“Housing construction has a years-long tradition in Slovakia,” Peter Világi, senior analyst with Fincentrum, told The Slovak Spectator. “The number of active contracts has been maintaining a level of about 1 million over the long term and the decreasing state premium has not changed on this, either.”
Thus he does not expect that the higher optimal deposit to get the maximum state premium would affect interest in this product, but it may reflect in the amount of money people deposit.
“The level of €1,207 annually will be too much for many savers, which may distract them from active saving next year,” said Világi, explaining that when a saver deposits a lower sum, it does not mean they will receive no state premiums. “They will get the premium of 5.5 percent of the deposit, but it will not be the full €66.39.”
Moreover, housing construction savings are still attractive for the growing number of clients who prioritise interest rates to the state premium. Miloš Blanárik of Prvá Stavebná Sporiteľňa said that the guaranteed 2-percent interest rate on savings is rather an exception on the current financial market and that this year the aggregate average interest rate for six years of savings is 4.73 percent. Next year it will decrease to 3.79 percent, but still remains relatively high.
Financial experts as well as housing construction saving banks do not expect any significant change in interest rates on construction savings accounts. Marta Kocľová, director of the product management and the analytical centre at OVB Allfinanz Slovensko, points out that when taking out a loan under the housing construction savings contract, the client does not need to prove either income or use real estate as collateral. Depending on the bank providing such a loan, the amount ranks between €25,000 and €50,000. The interest rate guaranteed for the whole period of the loan is also an advantage.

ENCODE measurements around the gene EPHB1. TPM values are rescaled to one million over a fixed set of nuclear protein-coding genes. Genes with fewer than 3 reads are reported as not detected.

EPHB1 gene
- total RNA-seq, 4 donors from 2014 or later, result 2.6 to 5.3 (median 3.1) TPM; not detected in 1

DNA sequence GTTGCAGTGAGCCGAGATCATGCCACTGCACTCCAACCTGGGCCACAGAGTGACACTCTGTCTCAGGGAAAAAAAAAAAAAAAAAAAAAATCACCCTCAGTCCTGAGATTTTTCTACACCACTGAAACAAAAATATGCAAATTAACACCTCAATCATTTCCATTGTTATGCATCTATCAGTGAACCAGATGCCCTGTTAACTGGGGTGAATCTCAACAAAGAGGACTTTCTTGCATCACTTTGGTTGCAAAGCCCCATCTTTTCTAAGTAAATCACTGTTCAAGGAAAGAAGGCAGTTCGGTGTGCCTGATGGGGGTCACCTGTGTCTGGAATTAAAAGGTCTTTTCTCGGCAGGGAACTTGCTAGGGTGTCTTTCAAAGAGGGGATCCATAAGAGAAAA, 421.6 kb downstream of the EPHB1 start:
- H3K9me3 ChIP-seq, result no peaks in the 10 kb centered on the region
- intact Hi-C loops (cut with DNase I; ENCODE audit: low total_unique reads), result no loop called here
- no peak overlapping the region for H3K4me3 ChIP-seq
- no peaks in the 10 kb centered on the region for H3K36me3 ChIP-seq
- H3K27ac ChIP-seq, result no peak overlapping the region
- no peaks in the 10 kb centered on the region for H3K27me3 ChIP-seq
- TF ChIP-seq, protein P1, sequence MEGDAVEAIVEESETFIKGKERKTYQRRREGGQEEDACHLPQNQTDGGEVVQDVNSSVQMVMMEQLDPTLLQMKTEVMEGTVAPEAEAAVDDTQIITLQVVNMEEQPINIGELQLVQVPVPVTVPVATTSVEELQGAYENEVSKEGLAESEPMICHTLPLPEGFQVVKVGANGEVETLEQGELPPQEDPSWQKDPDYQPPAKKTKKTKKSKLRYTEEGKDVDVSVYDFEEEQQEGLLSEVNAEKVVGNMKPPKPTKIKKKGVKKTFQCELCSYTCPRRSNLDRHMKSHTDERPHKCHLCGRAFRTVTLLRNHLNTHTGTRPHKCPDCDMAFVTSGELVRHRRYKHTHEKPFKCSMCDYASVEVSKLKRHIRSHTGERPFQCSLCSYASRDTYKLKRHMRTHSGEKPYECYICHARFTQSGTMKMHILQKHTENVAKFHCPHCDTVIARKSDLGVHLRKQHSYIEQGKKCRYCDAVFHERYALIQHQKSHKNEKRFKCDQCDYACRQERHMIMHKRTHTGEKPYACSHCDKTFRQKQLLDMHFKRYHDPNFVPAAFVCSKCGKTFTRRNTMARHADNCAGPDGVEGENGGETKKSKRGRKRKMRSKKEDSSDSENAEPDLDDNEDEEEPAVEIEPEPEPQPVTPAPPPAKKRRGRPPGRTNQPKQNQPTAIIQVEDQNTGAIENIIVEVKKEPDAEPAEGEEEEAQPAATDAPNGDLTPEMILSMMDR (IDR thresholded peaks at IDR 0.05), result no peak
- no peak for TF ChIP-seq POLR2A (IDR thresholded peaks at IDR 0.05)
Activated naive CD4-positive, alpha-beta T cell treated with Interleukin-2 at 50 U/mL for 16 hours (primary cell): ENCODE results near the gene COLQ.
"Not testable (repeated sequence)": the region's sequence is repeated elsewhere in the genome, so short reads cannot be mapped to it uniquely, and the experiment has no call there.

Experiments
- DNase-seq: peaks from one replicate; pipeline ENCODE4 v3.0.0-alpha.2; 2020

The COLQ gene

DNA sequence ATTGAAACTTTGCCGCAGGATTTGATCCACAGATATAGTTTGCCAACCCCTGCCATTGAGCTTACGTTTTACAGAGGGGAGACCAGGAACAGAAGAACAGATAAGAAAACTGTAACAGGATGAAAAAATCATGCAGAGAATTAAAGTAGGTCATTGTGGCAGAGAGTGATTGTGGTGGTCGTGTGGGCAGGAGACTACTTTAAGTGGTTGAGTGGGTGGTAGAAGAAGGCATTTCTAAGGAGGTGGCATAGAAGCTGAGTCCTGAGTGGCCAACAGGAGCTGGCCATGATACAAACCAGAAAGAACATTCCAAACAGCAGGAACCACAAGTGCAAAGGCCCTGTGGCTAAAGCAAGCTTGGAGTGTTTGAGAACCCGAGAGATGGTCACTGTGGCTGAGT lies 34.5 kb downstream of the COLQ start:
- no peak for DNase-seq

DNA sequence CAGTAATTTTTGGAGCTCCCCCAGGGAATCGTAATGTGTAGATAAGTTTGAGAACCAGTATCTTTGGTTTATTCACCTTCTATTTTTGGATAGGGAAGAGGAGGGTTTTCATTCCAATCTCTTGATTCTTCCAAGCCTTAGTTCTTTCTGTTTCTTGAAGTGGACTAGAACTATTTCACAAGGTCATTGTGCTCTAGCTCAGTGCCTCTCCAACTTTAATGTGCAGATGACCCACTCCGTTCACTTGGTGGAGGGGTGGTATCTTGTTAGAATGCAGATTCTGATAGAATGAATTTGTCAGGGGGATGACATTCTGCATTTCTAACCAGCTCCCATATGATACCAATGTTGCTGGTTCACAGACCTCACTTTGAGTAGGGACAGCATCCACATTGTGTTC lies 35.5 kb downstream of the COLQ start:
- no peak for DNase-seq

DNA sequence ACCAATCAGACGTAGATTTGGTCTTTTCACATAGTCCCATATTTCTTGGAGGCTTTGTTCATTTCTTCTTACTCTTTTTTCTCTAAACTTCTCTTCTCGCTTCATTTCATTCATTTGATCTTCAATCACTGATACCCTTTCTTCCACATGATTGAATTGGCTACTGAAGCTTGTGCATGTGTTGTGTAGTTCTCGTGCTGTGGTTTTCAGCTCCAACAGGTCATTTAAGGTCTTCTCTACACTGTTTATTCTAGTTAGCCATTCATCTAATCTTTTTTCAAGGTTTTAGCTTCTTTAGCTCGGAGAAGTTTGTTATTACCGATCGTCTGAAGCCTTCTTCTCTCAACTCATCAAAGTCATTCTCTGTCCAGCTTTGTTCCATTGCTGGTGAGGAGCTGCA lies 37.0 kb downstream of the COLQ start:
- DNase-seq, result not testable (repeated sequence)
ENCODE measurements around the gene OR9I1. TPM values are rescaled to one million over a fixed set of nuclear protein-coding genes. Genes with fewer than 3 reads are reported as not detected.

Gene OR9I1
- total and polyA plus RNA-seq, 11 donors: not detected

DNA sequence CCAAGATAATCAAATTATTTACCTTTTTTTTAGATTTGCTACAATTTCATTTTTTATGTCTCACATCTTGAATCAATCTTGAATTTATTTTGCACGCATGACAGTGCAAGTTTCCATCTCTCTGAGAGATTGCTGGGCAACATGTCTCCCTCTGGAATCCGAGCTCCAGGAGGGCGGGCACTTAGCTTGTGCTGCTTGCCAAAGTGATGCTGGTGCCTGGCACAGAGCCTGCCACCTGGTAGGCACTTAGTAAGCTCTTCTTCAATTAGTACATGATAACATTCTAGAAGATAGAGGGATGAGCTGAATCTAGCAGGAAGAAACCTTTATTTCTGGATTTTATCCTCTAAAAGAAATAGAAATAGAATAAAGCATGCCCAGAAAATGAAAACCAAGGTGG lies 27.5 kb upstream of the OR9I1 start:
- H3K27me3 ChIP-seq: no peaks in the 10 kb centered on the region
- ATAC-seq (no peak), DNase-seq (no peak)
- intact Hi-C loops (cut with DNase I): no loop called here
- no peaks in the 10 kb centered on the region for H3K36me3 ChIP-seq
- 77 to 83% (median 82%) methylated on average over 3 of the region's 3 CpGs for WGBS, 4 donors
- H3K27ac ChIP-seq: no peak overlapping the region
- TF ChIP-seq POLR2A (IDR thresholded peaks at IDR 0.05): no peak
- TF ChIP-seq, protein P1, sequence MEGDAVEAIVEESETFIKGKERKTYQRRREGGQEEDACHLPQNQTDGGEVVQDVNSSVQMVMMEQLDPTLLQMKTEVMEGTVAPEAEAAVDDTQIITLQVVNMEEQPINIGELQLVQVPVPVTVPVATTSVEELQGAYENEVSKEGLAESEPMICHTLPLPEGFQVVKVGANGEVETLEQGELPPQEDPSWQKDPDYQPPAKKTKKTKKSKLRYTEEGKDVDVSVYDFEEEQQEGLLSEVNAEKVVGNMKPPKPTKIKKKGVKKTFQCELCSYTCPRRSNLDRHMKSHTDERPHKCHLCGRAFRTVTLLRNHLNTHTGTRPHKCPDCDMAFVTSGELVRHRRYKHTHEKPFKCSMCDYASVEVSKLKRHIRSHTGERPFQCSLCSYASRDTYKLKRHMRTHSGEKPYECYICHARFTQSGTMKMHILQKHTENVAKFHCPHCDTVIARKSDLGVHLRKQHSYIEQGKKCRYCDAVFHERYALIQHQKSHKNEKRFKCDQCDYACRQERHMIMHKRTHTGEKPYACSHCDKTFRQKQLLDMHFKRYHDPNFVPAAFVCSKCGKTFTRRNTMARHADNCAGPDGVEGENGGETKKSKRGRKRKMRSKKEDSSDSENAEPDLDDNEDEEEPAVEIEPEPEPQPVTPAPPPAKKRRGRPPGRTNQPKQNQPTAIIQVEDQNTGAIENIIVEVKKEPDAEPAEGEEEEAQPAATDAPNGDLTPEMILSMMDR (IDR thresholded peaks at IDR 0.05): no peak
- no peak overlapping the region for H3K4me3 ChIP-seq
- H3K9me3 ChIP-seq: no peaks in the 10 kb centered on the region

“Today, during the times of general drop of interest rates this benefit sounds like bad news, but as far as the development of interest rates turns – and in the economic cycle each decrease is followed by increase – people will appreciate this benefit,” she said.
Blanárik added that housing construction savings is fitting for an extensive group of clients, as parents can also help save for their children and pensioners can join such schemes too.
“A person in the senior age can also have a housing construction contract; even people above 60 years of age have an entitlement for a loan,” Blanárik told The Slovak Spectator.
Vlčková recalled that housing construction savings has a tradition of over 90 years in Europe, even if it goes back just 20 years in Slovakia.
“Moreover, it is a product in which two factors characteristic of Slovaks successfully intertwine: the inclination to save and to own a home,” Vlčková said.
Disclaimer: The articles included in the “Finances” supplement were created by authors enrolled in the “Focus on business and economy” programme organised by The Slovak Spectator in cooperation with the University of Economics in Bratislava, with the support of the VÚB Foundation. The programme seeks to train journalism students on how to cover business- and economy-related issues. The articles were prepared in line with strict journalistic ethical and reporting standards.
15. Dec 2014 at 0:00 | Erik Rédli